Joan II was Queen of Navarre from 1328 until her death. She was the only surviving child of Louis X of France, King of France and Navarre, and Margaret of Burgundy. Joan's paternity was dubious because her mother was involved in a scandal, but Louis X declared her his legitimate daughter before he died in 1316. However, the French lords were opposed to the idea of a female monarch and elected Louis X's brother, Philip V, king. The Navarrese noblemen also paid homage to Philip. Joan's maternal grandmother, Agnes of France, and uncle, Odo IV of Burgundy, made attempts to secure the counties of Champagne and Brie to Joan, but the French royal troops defeated her supporters. After Philip V married his daughter to Odo and granted him two counties as her dowry, Odo renounced Joan's claim to Champagne and Brie in exchange for a compensation in March 1318. Joan married Philip of Évreux, who was also a member of the French royal family.
Philip III, called the Noble or the Wise, was King of Navarre from 1328 until his death. He was born a minor member of the French royal family but gained prominence when the Capetian main line went extinct, as he and his wife and cousin, Joan II of Navarre, acquired the Iberian kingdom and a number of French fiefs.
Blanche of Navarre was Countess of Champagne by marriage to Theobald III, Count of Champagne, and regent of Champagne during the minority of her son Theobald I of Navarre between 1201 and 1222.
Blanche I was Queen of Navarre from the death of her father, King Charles III, in 1425 until her own death. She had been Queen of Sicily from 1402 to 1409 by marriage to King Martin I, serving as regent of Sicily from 1404 to 1405 and from 1408 to 1415.
The War of the Succession of Champagne was a war from 1216 to 1222 between the nobles of the Champagne region of France, occurring within that region and also spilling over into neighboring duchies. The war lasted two years and de facto ended in 1218, but did not officially end until Theobald IV reached the age of majority in 1222, at which point his rivals abandoned their claims.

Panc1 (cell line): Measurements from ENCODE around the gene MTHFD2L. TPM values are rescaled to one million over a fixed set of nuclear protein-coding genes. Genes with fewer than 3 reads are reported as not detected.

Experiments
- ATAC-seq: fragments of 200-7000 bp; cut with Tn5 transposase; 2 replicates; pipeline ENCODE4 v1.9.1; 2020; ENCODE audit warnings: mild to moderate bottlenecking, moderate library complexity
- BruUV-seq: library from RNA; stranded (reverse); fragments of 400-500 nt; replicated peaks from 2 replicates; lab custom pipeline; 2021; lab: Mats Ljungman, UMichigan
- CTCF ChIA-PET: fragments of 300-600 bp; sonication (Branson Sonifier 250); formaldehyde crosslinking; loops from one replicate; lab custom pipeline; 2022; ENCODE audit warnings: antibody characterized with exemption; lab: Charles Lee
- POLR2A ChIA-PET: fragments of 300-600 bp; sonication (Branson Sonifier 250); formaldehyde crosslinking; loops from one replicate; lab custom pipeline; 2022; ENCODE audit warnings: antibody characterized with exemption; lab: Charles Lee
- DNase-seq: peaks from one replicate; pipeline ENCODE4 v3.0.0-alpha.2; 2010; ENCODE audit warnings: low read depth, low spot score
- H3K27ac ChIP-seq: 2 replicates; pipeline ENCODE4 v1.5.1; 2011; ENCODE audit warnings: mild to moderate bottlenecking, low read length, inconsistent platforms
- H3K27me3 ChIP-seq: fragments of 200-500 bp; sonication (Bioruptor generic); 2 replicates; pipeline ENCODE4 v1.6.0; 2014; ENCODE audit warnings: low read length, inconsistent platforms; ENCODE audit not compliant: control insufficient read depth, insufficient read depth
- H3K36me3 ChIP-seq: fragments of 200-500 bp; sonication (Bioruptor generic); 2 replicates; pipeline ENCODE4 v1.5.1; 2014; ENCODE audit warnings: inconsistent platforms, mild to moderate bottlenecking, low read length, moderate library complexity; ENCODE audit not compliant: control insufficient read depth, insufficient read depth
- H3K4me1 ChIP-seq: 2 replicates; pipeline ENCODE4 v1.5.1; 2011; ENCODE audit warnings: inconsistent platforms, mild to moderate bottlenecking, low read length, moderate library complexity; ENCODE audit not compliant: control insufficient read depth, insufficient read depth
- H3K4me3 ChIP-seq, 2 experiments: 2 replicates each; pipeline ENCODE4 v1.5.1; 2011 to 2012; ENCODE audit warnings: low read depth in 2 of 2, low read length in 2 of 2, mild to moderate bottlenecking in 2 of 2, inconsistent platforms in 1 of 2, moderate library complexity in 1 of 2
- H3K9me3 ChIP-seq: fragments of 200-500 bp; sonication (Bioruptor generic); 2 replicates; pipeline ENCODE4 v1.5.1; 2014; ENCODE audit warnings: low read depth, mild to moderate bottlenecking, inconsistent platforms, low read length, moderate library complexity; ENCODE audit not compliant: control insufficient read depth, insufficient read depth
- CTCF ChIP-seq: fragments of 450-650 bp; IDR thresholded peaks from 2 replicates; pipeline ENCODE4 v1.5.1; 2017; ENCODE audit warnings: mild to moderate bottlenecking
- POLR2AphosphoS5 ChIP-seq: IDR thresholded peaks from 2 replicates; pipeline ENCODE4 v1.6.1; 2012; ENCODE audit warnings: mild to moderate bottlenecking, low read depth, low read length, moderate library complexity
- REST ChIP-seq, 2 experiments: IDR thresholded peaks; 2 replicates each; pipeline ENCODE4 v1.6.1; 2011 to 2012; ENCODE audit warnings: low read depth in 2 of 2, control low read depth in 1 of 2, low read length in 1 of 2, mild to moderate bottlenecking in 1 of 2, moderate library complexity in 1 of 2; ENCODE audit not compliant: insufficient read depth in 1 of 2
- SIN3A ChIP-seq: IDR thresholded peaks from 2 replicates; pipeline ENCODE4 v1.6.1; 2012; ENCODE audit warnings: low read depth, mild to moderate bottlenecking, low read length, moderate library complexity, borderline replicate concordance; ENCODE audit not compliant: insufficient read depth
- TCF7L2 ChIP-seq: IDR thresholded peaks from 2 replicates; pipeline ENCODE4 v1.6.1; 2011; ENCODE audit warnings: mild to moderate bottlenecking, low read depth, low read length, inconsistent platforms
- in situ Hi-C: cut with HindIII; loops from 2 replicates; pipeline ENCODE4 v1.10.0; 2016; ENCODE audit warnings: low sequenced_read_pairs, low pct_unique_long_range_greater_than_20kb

Érard de Brienne was a French nobleman. He was lord of Ramerupt and of Venizy, and also a pretender to the county of Champagne as an instigator of the Champagne War of Succession. He was a son of André of Brienne and of Alix of Vénizy.
Margaret of Bourbon was Queen of Navarre and Countess of Champagne from 1234 until 1253 as the third wife of Theobald I of Navarre. After her husband's death, she ruled both the kingdom and the county as regent for three years in the name of their son, Theobald II of Navarre.
Beatrice of Navarre, was Duchess of Burgundy, by marriage to Hugh IV, Duke of Burgundy. She was a daughter of Theobald I of Navarre and his third wife Margaret of Bourbon. Her siblings included Theobald II of Navarre and Henry I of Navarre. She is also known as Beatrix of Champagne.
Philippa of Champagne was the third daughter of Queen Isabella I of Jerusalem and Count Henry II of Champagne. She was the wife of Erard de Brienne-Ramerupt, who encouraged her in 1216 to claim the county of Champagne which belonged to her cousin Theobald IV, who was still a minor. This provoked the conflict with Theobald's mother, the Regent, Blanche of Navarre, which erupted into open warfare, and came to be known as the Champagne War of Succession. Blanche's son Theobald, who had the support of King Philip II of France, Frederick II, Holy Roman Emperor, and Eudes III of Burgundy, eventually emerged the victor. Philippa renounced her claim in April 1222, but Theobald was constrained to pay Erard and Philippa a large monetary settlement for his rights to the county.
The Treaty of Orléans was a marriage treaty signed in 1275, that led to a short-lived personal union between the kingdoms of Navarre and France. It was signed by Philip III of France and his cousin Blanche of Artois, mother and regent to the two-year-old Joan I of Navarre. The original intent of the treaty was to not create a personal union, however, but to enable Philip to administer Navarre in Joan's name. Joan was also to marry either Philip's firstborn and heir apparent, Louis, or his second son, Philip. Pope Gregory X explicitly stated that he preferred a match with the younger son, as he probably wished to avoid merging Navarre with France. Louis died in 1276, however, leaving Philip as the only choice per the terms of the treaty.